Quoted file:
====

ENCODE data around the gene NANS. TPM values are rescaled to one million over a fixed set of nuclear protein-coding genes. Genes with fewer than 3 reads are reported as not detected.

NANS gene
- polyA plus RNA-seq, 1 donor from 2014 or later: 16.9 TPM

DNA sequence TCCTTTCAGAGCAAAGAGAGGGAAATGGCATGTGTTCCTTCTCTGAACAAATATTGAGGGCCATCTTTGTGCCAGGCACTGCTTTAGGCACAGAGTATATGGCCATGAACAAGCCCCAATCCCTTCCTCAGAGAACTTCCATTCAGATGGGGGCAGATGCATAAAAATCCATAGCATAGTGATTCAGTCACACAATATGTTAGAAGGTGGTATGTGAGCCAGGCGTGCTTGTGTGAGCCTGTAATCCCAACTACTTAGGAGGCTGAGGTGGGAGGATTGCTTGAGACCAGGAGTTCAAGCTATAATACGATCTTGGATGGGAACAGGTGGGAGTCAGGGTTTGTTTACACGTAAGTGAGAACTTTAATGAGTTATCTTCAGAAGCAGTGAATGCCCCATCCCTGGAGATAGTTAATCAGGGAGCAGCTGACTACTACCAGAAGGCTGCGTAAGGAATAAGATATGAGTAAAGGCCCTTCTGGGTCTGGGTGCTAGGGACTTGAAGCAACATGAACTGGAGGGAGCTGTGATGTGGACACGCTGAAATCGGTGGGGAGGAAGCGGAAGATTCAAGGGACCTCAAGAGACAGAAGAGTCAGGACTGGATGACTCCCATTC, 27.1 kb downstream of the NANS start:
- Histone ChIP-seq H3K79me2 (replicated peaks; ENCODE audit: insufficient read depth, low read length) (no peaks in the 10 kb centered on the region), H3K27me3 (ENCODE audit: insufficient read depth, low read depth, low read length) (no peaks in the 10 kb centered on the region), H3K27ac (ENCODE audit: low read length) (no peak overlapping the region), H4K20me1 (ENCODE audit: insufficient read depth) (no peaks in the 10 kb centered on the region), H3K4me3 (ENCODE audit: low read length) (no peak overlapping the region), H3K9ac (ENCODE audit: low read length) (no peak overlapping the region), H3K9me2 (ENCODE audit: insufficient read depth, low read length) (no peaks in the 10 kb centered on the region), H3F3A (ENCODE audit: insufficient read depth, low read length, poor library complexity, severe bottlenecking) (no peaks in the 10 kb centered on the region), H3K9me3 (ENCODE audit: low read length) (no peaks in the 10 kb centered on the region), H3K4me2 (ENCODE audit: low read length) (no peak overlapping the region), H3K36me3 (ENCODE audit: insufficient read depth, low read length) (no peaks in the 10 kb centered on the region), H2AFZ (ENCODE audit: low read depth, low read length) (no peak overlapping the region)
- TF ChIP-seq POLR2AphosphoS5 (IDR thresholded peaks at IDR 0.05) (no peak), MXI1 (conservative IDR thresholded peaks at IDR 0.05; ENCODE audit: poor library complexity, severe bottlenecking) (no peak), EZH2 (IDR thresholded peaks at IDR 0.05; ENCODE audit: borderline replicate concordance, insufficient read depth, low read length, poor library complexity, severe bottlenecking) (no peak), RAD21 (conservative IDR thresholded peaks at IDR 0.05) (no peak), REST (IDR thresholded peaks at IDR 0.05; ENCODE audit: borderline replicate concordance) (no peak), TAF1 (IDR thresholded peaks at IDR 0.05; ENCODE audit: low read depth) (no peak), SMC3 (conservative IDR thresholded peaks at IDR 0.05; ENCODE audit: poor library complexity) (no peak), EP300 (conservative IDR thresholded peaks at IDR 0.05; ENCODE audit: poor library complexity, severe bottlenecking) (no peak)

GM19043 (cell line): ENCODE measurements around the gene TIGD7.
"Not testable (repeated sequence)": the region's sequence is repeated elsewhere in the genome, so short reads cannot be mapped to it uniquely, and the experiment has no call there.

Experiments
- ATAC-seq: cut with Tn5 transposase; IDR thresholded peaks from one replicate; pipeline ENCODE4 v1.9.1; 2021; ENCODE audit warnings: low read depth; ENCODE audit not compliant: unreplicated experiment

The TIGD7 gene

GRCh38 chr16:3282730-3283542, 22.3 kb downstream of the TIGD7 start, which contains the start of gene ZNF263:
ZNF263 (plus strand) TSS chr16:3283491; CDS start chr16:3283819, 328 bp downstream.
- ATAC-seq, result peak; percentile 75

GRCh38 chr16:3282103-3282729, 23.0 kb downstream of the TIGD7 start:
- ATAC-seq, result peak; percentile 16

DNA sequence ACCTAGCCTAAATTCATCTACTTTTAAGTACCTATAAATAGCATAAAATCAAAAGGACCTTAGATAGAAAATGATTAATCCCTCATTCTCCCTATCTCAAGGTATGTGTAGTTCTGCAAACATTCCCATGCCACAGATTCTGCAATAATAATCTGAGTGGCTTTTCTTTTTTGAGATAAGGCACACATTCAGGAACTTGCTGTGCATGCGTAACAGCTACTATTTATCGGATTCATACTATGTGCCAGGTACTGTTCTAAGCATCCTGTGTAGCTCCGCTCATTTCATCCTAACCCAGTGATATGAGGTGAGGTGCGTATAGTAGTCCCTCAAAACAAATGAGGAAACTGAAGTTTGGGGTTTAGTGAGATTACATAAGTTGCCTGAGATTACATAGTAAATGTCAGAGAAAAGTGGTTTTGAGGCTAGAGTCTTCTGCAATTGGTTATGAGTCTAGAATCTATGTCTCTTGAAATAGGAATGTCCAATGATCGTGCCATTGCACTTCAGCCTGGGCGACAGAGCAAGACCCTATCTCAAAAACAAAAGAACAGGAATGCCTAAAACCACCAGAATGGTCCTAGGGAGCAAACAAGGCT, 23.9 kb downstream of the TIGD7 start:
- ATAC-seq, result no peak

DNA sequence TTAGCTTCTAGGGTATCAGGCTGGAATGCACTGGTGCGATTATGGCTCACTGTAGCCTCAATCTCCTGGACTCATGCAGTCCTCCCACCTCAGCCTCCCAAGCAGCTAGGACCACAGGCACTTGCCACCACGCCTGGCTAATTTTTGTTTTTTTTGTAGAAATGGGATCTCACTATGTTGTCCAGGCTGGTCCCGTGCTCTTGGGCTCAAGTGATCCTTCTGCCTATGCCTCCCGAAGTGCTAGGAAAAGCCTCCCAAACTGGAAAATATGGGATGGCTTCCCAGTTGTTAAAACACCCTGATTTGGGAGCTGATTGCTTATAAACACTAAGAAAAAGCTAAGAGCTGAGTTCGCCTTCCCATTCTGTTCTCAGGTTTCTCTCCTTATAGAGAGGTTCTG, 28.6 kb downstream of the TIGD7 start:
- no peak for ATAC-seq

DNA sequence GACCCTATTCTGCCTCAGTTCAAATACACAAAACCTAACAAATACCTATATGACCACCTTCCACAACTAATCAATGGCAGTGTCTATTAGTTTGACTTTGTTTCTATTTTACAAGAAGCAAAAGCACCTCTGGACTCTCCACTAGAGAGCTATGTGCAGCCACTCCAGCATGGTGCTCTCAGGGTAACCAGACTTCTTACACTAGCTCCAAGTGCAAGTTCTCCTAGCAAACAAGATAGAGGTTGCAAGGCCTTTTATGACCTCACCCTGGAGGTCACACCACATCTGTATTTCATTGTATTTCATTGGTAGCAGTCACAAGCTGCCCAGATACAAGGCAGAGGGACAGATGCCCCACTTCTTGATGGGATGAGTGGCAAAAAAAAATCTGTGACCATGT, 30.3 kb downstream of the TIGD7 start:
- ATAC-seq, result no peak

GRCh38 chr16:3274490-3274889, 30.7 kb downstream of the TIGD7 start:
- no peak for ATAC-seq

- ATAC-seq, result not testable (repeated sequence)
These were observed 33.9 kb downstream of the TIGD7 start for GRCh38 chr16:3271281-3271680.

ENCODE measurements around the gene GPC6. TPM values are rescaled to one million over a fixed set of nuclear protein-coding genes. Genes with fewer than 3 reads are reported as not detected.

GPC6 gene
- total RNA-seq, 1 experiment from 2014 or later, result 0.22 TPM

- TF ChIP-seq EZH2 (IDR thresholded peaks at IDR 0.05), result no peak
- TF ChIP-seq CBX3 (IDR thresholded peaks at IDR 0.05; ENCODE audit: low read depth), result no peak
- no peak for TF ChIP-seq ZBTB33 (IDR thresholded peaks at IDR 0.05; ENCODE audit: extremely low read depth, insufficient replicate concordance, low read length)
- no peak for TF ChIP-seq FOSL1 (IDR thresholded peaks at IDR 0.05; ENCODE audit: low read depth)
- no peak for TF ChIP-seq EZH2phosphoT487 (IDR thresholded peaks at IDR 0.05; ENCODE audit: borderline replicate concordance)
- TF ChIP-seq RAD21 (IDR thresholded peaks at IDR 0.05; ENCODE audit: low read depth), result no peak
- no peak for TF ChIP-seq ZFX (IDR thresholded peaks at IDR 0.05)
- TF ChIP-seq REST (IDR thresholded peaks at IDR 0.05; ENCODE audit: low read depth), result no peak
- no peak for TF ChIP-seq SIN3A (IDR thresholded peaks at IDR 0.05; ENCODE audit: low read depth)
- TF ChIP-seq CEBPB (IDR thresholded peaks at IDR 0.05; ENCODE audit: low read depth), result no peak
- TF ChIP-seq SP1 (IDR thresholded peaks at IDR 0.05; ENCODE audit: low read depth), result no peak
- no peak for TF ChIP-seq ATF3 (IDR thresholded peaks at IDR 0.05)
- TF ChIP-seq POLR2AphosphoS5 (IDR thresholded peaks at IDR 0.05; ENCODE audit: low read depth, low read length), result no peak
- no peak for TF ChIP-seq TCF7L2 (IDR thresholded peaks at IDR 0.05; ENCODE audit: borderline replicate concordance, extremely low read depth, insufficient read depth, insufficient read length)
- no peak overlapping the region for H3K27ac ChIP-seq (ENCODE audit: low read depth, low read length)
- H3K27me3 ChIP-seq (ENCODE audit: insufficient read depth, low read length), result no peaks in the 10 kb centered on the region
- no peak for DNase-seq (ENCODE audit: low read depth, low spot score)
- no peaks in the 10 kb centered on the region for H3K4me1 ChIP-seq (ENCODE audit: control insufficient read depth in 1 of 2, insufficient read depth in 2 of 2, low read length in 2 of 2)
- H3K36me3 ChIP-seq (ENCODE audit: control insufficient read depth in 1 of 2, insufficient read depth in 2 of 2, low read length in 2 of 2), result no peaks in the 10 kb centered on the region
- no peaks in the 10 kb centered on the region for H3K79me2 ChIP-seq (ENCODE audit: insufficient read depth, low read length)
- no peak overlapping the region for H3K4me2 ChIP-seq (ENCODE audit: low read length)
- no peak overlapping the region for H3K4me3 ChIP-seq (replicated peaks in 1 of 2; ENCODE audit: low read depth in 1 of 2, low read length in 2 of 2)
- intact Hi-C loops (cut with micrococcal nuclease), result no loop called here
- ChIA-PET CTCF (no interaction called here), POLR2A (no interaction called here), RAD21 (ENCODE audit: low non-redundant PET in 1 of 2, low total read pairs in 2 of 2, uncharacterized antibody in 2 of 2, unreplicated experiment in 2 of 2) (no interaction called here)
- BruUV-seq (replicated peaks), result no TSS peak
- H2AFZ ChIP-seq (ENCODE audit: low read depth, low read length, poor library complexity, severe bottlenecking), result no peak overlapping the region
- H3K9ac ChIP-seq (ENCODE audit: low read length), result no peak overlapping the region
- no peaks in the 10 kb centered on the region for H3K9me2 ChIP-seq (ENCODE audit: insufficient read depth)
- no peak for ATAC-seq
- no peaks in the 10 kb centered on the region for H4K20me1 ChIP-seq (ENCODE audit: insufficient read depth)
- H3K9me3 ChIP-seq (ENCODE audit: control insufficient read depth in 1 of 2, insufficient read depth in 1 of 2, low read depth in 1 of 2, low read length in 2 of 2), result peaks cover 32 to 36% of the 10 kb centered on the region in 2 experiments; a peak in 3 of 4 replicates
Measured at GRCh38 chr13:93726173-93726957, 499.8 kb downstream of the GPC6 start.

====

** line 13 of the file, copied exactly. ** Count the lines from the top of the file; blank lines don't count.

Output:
ZNF263 (plus strand) TSS chr16:3283491; CDS start chr16:3283819, 328 bp downstream.